Could declining semiconductor stocks catalyse a tech sector crash?
Semiconductor stocks are deteriorating. According to analysts at Goldman Sachs and Stifel, the area is under extreme pressure as some worry that supply and pricing problems will worsen in 2019.
The decline follows a period of nine quarters of growth. However, Goldman Sachs' Mark Delaney predicts that the downturn will less severe than previous industry slowdowns.
Why are semiconductors crucial to the tech sector?
Semiconductors, or memory chips, are integral to everyday electronics. Compound semiconductors control electrical currents at the centre of devices such as GPS and smartphones.
Compound semiconductors can store, transmit and detect data, emit and sense light, and generate microwaves – making them a crucial element of all smart devices. The power amplifying tool also has a host of properties that allows emerging technologies to operate efficiently.
"Memory downturns usually last for several quarters and can see an acceleration in price declines, as customers delay procurement to wait for lower prices when possible, causing a snowballing effect," Mark Delaney wrote. "That can lead downturns to be worse than initially anticipated by investors."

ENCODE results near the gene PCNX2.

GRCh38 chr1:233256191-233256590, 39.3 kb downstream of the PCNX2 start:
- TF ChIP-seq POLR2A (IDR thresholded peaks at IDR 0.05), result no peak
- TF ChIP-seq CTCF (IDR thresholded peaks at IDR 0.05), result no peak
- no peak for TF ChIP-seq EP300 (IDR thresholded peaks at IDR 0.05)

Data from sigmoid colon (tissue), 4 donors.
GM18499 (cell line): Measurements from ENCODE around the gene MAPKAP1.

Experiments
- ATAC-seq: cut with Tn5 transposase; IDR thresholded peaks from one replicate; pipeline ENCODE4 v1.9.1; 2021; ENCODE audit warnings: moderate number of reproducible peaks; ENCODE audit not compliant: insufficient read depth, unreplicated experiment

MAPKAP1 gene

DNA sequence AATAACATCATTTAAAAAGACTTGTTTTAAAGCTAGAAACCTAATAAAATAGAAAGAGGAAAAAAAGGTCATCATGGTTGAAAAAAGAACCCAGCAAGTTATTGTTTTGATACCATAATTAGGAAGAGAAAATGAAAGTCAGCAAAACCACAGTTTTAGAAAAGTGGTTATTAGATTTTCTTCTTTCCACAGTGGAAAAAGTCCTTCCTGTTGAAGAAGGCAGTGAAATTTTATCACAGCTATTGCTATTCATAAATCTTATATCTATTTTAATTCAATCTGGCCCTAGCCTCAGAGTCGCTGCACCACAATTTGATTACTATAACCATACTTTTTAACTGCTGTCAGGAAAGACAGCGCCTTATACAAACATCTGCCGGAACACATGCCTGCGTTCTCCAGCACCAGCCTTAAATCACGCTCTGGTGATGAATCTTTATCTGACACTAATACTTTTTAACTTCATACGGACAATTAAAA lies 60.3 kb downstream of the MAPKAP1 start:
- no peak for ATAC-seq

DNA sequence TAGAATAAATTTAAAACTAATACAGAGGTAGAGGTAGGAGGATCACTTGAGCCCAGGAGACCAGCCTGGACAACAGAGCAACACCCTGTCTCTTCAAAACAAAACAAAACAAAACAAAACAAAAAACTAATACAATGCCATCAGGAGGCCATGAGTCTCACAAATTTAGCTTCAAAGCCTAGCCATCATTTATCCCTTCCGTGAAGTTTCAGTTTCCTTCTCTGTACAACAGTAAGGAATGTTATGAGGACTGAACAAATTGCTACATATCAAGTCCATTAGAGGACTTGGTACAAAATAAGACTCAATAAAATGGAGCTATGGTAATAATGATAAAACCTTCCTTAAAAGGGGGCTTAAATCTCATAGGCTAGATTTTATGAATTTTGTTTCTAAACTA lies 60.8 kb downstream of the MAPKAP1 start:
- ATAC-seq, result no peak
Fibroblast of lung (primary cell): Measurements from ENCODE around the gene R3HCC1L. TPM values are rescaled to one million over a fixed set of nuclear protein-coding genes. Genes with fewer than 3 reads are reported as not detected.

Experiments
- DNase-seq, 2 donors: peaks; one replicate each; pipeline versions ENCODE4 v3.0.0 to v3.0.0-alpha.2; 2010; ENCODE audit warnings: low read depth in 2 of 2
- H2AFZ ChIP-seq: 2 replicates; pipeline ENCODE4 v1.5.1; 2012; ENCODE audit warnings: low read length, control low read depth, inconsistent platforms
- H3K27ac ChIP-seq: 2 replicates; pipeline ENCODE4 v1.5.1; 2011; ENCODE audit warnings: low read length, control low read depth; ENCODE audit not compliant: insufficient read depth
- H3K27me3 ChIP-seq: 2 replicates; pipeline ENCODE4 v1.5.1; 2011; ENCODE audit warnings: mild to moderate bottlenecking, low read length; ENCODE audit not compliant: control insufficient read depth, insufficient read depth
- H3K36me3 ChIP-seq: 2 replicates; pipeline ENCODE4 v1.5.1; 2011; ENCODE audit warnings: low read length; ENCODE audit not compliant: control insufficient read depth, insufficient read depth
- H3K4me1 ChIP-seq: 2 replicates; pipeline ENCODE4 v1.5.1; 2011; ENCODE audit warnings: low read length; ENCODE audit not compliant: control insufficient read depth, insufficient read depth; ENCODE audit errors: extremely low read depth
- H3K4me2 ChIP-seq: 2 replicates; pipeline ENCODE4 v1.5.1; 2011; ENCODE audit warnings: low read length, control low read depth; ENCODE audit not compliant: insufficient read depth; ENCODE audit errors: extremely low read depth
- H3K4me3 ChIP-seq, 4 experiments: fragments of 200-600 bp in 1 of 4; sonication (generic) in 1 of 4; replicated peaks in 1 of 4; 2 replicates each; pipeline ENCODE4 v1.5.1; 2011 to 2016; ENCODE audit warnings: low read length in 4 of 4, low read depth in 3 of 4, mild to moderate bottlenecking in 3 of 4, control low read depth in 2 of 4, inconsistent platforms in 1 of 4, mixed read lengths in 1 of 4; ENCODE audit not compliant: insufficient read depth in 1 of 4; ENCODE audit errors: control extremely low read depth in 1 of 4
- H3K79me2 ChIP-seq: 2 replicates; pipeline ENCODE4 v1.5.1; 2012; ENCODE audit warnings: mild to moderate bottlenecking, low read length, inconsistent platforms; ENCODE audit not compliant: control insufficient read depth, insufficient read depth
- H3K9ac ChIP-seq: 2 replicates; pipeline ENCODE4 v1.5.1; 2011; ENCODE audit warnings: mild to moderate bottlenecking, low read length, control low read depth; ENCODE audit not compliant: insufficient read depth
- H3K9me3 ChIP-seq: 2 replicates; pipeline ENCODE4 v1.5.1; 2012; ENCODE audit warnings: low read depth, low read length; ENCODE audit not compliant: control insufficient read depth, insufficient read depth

In a separate note, Goldman analyst Toshiya Hari reiterated Delaney's concerns. Hari reduced semiconductor capital equipment stocks from attractive to neutral due to concerns of an oversupplied market.
The nitty gritty
Micron Technology Inc. fell by almost 6% following Delaney's decision to cut the stock rating to neutral, reducing the price target from $68 to just $50. Western Digital also suffered a drop to $63 to $80, followed by Seagate's slash to $39 from $44.
Analysts including Hari cut stock ratings of LamResearch, SK Hynix Inc., and Tokyo Electron Ltd. from buy to neutral. In addition, the team eliminated Entegris Inc., Samsung Electronics and Sumco Corp. from Goldman's conviction list.
As a result, LamResearch's stock trading fell 3.9% at $150.5 on Wednesday morning. The shares are now down by over 35% from the 52-week high.
How could a semiconductor decline impact the industry?
Semiconductors enable devices to operate. If semiconductor stocks continue to decline, the whole tech industry could suffer as a result.
The consequences could be devastating. Stifel analyst Tore Svanberg said that tariff-related uncertainties, below-seasonal industry growth trends and rising interest rates could also damage the semiconductor market.
Back in June, the UK government met to discuss ways to capitalise on international opportunities for the Wales Compound Semiconductor sector. However, as the market currently stands, there may not be any future opportunities to seize.